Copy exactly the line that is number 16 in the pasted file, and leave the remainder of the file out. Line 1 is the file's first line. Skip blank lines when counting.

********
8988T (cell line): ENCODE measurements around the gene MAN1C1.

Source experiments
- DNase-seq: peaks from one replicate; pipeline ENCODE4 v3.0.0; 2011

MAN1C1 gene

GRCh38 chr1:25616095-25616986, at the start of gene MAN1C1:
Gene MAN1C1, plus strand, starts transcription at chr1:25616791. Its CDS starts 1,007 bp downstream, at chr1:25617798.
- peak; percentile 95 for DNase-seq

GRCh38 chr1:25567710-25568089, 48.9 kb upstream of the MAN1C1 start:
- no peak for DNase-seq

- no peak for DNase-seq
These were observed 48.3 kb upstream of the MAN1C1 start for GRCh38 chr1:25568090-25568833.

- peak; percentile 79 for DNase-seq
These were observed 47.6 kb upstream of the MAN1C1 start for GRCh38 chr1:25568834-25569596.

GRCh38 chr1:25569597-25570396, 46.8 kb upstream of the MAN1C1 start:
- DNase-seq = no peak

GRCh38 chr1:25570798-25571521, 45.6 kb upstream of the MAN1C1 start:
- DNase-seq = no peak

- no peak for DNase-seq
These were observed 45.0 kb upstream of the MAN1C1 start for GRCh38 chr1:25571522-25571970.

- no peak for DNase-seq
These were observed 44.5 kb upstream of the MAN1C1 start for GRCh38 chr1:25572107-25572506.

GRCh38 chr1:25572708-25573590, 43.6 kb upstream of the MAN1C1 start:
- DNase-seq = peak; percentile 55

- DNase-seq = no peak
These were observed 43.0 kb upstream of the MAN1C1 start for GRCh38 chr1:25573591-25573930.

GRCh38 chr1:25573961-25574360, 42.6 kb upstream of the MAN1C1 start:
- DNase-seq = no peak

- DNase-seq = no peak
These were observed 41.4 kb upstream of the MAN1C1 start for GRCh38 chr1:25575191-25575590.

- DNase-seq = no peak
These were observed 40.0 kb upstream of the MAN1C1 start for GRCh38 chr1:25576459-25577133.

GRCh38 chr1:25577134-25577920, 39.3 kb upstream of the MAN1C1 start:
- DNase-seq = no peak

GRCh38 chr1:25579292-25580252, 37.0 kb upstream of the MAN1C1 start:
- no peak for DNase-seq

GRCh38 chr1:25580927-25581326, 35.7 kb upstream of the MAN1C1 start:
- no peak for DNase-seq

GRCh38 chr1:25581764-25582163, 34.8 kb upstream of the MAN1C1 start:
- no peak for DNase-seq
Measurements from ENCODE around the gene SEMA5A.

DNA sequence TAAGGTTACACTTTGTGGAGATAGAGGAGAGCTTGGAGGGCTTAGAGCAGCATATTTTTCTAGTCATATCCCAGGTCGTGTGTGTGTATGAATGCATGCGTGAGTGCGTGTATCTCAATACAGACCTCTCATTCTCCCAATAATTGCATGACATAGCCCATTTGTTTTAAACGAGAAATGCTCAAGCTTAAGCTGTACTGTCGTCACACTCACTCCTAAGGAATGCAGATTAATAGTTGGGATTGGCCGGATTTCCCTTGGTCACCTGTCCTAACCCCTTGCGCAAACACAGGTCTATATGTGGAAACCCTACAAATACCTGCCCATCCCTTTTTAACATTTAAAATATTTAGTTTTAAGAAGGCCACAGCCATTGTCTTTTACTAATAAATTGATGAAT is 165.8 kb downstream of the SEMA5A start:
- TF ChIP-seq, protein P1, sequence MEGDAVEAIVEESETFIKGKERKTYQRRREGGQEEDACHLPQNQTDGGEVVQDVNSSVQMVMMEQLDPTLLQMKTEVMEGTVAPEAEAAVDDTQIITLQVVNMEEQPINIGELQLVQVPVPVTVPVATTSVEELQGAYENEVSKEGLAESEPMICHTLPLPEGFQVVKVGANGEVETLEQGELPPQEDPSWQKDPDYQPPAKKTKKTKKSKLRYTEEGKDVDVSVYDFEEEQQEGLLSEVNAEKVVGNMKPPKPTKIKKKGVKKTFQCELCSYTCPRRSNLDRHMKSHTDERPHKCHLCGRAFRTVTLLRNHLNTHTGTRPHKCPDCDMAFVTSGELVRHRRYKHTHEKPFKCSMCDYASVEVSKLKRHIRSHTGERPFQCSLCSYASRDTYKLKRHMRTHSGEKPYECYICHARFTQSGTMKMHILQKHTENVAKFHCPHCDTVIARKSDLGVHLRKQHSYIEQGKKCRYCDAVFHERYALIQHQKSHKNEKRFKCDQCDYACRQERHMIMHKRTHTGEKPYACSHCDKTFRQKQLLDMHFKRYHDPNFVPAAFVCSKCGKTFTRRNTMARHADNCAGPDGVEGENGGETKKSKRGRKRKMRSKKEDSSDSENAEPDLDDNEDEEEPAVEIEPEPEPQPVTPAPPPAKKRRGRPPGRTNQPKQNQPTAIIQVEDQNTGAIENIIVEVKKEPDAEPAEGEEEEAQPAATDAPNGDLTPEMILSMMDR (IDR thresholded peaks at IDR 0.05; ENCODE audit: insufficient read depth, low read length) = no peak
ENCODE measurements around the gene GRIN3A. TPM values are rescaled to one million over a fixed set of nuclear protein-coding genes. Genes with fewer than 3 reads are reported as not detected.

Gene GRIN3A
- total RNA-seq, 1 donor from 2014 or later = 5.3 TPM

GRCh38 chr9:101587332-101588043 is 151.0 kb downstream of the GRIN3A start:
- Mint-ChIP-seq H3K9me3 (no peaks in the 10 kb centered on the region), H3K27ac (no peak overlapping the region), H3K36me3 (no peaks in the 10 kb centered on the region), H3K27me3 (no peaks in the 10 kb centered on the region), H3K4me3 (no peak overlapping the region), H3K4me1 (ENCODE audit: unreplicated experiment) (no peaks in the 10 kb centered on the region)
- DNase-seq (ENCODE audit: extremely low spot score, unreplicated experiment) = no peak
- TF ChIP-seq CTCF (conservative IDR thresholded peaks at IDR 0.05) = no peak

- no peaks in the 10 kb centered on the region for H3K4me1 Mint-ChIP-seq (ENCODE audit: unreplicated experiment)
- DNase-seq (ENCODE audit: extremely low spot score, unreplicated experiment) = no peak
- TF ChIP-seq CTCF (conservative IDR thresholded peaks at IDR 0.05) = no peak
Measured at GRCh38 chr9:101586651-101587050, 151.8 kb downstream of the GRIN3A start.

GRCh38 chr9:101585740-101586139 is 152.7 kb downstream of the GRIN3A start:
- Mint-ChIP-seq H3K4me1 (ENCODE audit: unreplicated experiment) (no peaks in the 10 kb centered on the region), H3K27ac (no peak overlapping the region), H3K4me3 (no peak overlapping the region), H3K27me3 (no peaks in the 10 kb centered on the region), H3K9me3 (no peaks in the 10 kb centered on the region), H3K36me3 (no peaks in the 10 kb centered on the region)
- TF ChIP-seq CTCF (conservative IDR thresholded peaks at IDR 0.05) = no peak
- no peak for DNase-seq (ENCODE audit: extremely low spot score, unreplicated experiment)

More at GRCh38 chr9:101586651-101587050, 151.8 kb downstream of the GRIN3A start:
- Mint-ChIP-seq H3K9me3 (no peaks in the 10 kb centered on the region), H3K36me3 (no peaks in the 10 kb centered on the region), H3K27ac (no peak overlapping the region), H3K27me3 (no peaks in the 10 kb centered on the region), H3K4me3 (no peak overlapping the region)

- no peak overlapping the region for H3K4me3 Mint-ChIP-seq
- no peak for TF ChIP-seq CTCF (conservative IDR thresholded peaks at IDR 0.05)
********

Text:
GRCh38 chr1:25570798-25571521, 45.6 kb upstream of the MAN1C1 start: